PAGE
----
At work I’m in the process of setting developmental goals for myself for the next year, I’ve started looking into some TED talks about leadership and business effectiveness. Yes, I like this stuff. Yes, that’s a little weird.
I came across a video that really shocked me. It’s called … You can watch the video here. Actually, I highly recommend you do or else the rest of this post isn’t going to make a lot of sense.
The premise of this guy’s argument is that when considering mentally challenging tasks, money is not only a bad motivator; it actually makes people perform worse than no incentive at all.
Obviously this goes against any normal person’s thought process. And no, I don’t consider Marxists “normal people”. I agree wholeheartedly that people are worse at completing the stupid task in this experiment when there is a lot of money at stake, but completing the candle task is much different from completing tasks at your job.
Let’s look at the difference between your job and the candle wax game.
Unless this is the first day of a brand new job for you, you probably have years of experience and/or education that has prepared you to be effective at your job. You’ve almost certainly made mistakes (and hopefully learned from them) and you’ve had some great successes. When you are confronted with a particularly difficult problem, you draw on your immense wealth of experience to guide you to the correct solution.
In the candle wax game, you are placed in a room and asked to complete some brain puzzling task that has no basis in practicality and, unless you’re a member of some weird riddle society, you have no training or experience to draw upon to complete the brain teaser.
This guy presents the candle wax game as proof that financial incentives don’t make people more effective at what they are doing. Heck, prestigious universities have spent lots of money doing studies to prove this very point. The sad thing is, they could have just watched the game-show network and come to the same conclusion.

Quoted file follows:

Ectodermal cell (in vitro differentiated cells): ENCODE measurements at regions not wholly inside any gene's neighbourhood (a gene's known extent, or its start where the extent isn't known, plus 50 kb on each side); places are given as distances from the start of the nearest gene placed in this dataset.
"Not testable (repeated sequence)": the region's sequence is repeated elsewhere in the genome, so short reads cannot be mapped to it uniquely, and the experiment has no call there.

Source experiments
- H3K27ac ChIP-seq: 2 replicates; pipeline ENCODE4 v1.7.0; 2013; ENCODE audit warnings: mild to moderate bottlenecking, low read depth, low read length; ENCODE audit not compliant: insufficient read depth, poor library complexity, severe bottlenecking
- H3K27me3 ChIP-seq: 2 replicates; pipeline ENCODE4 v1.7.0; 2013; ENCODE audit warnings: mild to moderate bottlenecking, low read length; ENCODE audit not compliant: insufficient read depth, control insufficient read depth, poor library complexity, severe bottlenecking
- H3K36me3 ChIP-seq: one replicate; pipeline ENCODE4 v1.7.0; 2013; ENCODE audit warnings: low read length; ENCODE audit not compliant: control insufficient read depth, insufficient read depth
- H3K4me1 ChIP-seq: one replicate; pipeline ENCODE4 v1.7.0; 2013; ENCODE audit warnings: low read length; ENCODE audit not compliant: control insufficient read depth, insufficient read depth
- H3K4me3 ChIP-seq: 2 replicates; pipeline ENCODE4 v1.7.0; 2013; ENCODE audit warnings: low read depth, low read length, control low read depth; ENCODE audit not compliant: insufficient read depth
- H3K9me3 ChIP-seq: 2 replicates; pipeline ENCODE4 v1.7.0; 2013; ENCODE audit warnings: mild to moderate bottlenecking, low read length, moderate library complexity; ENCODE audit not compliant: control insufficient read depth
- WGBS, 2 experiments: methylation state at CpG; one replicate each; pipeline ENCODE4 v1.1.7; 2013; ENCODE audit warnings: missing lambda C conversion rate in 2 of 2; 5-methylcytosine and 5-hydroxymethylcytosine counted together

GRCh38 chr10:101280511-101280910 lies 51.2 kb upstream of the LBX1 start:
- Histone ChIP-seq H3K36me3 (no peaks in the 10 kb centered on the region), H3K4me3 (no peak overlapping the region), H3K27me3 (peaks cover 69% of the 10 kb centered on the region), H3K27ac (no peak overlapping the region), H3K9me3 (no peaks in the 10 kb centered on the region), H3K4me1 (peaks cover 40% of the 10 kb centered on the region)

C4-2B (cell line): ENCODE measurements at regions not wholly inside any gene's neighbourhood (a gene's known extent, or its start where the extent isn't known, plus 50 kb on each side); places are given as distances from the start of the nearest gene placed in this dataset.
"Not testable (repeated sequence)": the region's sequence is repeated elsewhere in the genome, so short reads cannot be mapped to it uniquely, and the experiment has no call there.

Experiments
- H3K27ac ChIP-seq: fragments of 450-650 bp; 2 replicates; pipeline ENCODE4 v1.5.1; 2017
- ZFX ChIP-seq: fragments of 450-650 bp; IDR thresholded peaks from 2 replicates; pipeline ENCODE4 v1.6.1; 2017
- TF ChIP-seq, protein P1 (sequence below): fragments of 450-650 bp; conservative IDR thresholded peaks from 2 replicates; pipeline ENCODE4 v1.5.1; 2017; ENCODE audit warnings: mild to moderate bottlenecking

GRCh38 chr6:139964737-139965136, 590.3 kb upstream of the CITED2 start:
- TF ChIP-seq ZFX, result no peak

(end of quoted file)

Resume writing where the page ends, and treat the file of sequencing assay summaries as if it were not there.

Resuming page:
Have you ever been watching Wheel of Fortune and seen a board that says something like HAPP_ BI_TH_A_ and nobody can figure it out? You’re screaming at the TV “HAPPY BIRTHDAY YOU IDIOT!” but the guy says “I’d like to buy an O” and you just smack your head.
That guy can’t see the answer because he’s sitting on $9,200 and a trip to Costa Rica and it’s freaking him out. He has all this pressure and he fails at a task that he’s not trained for.
Furthermore, nobody in their right mind believes that you can just throw more money at someone to get their brain to work better. If that were the case then Bill Gates would have paid someone enough to come up with a cure for AIDS. Money doesn’t make people smarter. It never has and it never will. It can, however, make someone work harder.
At my old job they gave crappy bonuses. I mean really crappy. They were so bad that I literally never even considered “What might happen to my bonus?” when I was trying to decide whether or not to finish something today or wait for tomorrow. There was essentially no incentive to work harder, so most of the time I didn’t. It made me an unhappy employee because there was no difference in my pay whether I was working like a dog or sleeping like a dog.
At my current job my bonus is a huge part of my pay, and I’m working harder at this job than I ever worked at my last one.
In summary, this guy is going against common sense and saying that financial incentives are actually counter-productive in the business world because it makes people dumber. What he doesn’t realize is his study is limited to a single point in time and deals with a task that the person is not prepared or trained to accomplish.
In the world we all live in, financial incentive doesn’t make anyone smarter, but it can make them work a lot harder. And when you work harder, you get better at your job. You gain the experience and knowledge that will help you solve the next problem.
Luckily for us, financial incentive is now, and will always be, the only way for a company to get incredible results from their employees.